born 1884 – killed in action 1914
Wilhelm Schwabe’s deployment to the war began on the 10th of August 1914. He describes the wartime events on a duplicate block of writing paper. To ensure that his bride Erna could share in what was happening, he regularly sent her the original pages. On the 19th of September 1914, he wrote one last time. The next day, he was killed in action and buried in France. What has come down to us is a little leather-bound book designed by Erna in memory of her lover. She kept it for the rest of her life. It contains photographs and a hand-written copy of the original diary, which has not survived. She concludes her memorial book with these words:
Love is stronger than death – that is the motto I had them put on your gravestone in Courtecon (France).
This was Wilhelm Schwabe’s final diary entry:
In the trench, on the 19th of September, 3:30 in the afternoon.
In a moment, I’ll go and check up on Heinrich again, that is, if I manage to get out of the firing line, if the enemy artillery fire isn’t too heavy. Perhaps I’ll also manage to pass on my letter to Erna. This morning, things went fairly well in the trench: it’s not raining! That says it all. At the moment, our most urgent desire is for it to stay dry – or turn dry.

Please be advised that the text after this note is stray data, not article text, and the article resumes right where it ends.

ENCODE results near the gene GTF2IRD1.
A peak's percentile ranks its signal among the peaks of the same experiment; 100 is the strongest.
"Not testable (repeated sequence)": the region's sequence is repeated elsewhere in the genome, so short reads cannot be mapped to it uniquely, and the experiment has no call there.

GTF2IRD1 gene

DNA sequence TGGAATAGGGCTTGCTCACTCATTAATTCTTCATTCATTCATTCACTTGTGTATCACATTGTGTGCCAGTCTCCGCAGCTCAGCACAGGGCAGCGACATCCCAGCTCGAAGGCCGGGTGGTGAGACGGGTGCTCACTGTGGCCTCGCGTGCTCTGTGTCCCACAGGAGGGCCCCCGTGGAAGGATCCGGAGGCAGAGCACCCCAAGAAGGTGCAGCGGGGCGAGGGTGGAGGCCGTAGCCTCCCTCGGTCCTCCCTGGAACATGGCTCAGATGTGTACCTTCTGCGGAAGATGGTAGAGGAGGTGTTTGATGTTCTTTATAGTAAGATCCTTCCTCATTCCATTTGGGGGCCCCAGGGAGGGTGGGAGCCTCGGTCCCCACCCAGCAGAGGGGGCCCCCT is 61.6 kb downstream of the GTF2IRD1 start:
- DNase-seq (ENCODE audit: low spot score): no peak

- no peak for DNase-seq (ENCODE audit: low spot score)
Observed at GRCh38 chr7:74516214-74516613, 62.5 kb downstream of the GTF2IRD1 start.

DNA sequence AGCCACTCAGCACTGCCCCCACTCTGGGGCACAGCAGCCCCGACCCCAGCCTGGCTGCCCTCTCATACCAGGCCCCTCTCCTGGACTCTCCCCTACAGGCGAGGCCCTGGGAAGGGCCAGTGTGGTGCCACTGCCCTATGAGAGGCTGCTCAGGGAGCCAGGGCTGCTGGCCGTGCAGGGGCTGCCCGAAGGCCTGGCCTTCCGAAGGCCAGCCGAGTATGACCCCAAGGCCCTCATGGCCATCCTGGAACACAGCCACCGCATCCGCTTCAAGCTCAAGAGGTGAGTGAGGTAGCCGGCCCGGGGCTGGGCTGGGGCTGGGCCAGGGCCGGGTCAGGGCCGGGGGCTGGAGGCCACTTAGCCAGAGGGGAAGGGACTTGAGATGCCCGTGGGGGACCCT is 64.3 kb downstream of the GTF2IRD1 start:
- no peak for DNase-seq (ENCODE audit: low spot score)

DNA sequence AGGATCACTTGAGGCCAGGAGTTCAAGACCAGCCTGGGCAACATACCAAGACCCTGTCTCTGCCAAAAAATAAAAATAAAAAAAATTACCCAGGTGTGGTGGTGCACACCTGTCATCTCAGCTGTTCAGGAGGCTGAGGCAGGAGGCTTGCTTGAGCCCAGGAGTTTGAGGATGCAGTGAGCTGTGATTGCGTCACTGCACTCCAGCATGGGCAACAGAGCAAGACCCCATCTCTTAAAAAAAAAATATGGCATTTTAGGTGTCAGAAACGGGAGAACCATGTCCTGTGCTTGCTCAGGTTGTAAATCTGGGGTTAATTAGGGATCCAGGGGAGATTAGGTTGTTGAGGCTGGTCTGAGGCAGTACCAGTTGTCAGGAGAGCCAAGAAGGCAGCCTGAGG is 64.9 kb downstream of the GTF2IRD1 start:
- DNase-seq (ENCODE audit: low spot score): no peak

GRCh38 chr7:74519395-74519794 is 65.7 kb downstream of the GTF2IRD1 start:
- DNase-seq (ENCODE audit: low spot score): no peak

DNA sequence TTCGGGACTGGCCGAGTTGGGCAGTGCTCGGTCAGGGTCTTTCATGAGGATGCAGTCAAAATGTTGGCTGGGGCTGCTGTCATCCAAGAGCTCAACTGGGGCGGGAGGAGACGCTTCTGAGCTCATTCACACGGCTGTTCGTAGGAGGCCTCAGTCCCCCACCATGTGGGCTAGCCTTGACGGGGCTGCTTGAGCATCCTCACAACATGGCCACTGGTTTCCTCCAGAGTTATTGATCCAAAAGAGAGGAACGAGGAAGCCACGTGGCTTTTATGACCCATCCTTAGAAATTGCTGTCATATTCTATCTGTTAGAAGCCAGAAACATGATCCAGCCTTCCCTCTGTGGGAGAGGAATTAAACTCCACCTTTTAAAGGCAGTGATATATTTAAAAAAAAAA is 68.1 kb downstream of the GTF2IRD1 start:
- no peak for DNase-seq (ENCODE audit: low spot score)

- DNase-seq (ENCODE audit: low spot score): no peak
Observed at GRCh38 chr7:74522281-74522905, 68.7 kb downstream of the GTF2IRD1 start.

When I came back from Heinrich today, they were handing out mail. I heard there were several items for me, and was almost beside myself with joy when the sergeant confirmed that in answer to my question. He handed me the items, and I felt dreadfully disappointed. A money order for ten marks from Uncle Wilhelm in Colenfeld, and a card from Frida Feldmann, and another card from Heinrich Ahrens in Bückeburg. That was all I received. – Of course, I was pleased about all that, I’m heartily grateful for it all. But – Erna, there was nothing from you, from you, my all, or from home. How come that your letters and the letters from Heidorn don’t arrive, or only arrive so slowly and unreliably? A postcard, a letter and two parcels, that’s all I’ve received so far, and you, dear Erna, must have sent something almost every day.
My longing for letters from you is so great, there are no words.
I’ll happily endure everything – but I must be in touch with you, hear from you. Above all, make sure you write Reserve-Division 13 clearly on everything you send, in bold letters and underlined in red. We have another patrol tonight. One officer, two corporals, two lance-corporals and 12 privates. That’s genuinely better than spending the night in the trench.
I’ll finish quickly for today. The staff orderly wants to take the letters with him from here.
God bless you, Erna! Give my best regards to your dear Mama. Pass on my regards to all my nearest and dearest in Heidorn, and, my sweet, let me send you a hearty embrace and kisses from your, eternally your, Wilhelm.
All depictions: © Gerhard Seitz, Das Deutsche Tagebucharchiv e.V.